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Parents’ learning support and school attitudes in relation to adolescent academic identity and school performance in nine countries
Special Education Department, Hashemite University, Zarqa (JOR); Abu Dhabi Early Childhood Authority, Abu Dhabi (ARE).ORCID iD: 0000-0003-1034-3026
Department of Psychology and Neuroscience, University of North Carolina Chapel Hill, Chapel Hill, NC (USA).ORCID iD: 0000-0003-2325-9333
Center for Child and Family Policy, Duke University, Durham, NC (USA).ORCID iD: 0000-0003-1956-4917
Sanford School of Public Policy, Duke University, Durham, NC (USA).ORCID iD: 0000-0001-5932-215X
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2024 (English)In: European Journal of Psychology of Education, ISSN 0256-2928, E-ISSN 1878-5174, p. 1-26Article in journal (Refereed) Epub ahead of print
Abstract [en]

An important question for parents and educators alike is how to promote adolescents’ academic identity and school performance. This study investigated relations among parental education, parents’ attitudes toward their adolescents’ school, parental support for learning at home, and adolescents’ academic identity and school performance over time and in different national contexts. Longitudinal data were collected from adolescents and their parents in nine countries (China, Colombia, Italy, Jordan, Kenya, the Philippines, Sweden, Thailand, and the United States). When adolescents were 16 years old, their mothers (N = 1083) and fathers (N = 859) provided data. When adolescents were 17 years old, 1049 adolescents (50% girls) and their mothers (N = 1001) and fathers (N = 749) provided data. Multiple-group path analyses indicated that, across cultures, higher parent education was associated with better adolescent school performance. Parents’ attitudes toward their adolescents’ school and parent support for learning in the home were not associated with adolescents’ school performance but were associated with academic identity. The findings suggest somewhat different pathways to school performance versus academic identity. Implications for helping parents and educators in different countries promote adolescents’ academic identity and achievement are discussed.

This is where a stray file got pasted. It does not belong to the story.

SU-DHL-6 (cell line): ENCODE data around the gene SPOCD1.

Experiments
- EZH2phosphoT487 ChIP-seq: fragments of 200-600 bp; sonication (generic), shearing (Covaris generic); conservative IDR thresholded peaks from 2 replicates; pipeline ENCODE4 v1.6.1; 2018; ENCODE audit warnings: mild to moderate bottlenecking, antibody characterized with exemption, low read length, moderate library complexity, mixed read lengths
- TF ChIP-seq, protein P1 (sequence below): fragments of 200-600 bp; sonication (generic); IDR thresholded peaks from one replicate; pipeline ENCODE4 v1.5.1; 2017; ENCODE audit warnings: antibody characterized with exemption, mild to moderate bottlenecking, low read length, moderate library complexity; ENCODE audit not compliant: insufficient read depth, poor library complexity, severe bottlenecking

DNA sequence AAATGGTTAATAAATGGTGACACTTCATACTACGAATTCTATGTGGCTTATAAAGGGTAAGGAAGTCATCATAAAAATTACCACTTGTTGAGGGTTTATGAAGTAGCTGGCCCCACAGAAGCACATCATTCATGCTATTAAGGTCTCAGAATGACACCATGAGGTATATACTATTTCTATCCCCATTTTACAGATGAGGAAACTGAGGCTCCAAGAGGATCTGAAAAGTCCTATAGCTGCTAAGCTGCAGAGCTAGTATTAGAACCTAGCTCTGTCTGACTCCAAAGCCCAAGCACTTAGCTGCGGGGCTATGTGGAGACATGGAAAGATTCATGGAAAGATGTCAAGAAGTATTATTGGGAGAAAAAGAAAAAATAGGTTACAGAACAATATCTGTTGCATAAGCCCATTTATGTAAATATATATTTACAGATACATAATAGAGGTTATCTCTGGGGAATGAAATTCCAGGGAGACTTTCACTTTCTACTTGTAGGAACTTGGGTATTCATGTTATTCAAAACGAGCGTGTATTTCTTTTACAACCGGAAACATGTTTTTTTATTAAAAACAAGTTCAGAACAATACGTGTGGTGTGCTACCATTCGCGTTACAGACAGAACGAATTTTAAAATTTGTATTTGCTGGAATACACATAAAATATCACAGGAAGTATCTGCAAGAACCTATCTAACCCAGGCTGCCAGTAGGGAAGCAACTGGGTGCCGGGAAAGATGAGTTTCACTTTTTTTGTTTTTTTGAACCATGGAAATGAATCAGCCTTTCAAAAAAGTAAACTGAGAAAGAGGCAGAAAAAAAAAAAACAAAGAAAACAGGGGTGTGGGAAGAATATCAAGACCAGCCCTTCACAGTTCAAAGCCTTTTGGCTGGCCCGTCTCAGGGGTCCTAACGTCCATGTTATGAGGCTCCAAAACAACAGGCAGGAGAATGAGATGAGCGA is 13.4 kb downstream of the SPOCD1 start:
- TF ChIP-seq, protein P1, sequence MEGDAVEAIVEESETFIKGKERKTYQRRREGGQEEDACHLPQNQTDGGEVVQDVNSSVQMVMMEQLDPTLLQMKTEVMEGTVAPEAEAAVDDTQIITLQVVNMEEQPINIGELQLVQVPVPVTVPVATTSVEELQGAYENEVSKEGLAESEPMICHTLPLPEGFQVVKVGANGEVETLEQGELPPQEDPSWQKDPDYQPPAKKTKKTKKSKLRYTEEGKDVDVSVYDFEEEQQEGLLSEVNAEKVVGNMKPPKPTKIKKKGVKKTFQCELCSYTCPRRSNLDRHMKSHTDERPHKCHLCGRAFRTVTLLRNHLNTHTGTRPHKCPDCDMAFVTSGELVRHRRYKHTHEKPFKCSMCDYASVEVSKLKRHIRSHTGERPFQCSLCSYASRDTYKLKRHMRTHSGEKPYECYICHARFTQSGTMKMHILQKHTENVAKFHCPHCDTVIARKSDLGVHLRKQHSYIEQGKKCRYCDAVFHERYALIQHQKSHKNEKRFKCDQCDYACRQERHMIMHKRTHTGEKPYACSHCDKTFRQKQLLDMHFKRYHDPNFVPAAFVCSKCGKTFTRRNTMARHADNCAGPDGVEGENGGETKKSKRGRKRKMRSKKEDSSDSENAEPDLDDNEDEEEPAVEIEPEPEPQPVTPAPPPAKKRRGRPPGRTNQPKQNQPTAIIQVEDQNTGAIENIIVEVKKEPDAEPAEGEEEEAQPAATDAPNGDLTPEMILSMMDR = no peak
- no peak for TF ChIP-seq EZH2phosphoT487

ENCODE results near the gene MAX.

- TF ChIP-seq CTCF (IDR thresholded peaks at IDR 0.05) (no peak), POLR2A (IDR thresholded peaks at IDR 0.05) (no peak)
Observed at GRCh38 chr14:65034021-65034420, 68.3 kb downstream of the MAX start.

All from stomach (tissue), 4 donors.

Place, publisher, year, edition, pages
2024. p. 1-26
Keywords [en]
Parents’ learning support · Parents’ school attitude · Adolescent · Academic identity · School performance · Cross-cultural
National Category
Applied Psychology
Research subject
Child and Youth studies
Identifiers
URN: urn:nbn:se:hv:diva-21468DOI: 10.1007/s10212-024-00827-4ISI: 001190234200001Scopus ID: 2-s2.0-85188346885OAI: oai:DiVA.org:hv-21468DiVA, id: diva2:1850346
Note

This research was funded by the Eunice Kennedy Shriver National Institute of Adolescent Health and Human Development grant RO1-HD054805 and Fogarty International Center grant RO3-TW008141. This research also was supported by National Institute on Drug Abuse (NIDA) grant P30 DA023026; the Intramural Research Program of the NIH/NICHD, USA; UNICEF; and an International Research Fellowship at the Institute for Fiscal Studies, London, UK, funded by the European Research Council under the Horizon 2020 research and innovation program (grant agreement no. 695,300-HKADeC-ERC-2015-AdG).

Available from: 2024-04-10 Created: 2024-04-10 Last updated: 2024-04-29Bibliographically approved

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Gurdal, SevtapSorbring, Emma

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Al-Hassan, Suha M.Duell, NatashaLansford, Jennifer E.Dodge, Kenneth A.Gurdal, SevtapLiu, QinLong, QianOburu, PaulPastorelli, ConcettaSkinner, Ann T.Sorbring, EmmaSteinberg, LaurenceTapanya, SombatTirado, Liliana Maria UribeYotanyamaneewong, SaengdueanAlampay, Liane PeñaBornstein, Marc H.Chang, LeiDeater-Deckard, KirbyDi Giunta, Laura
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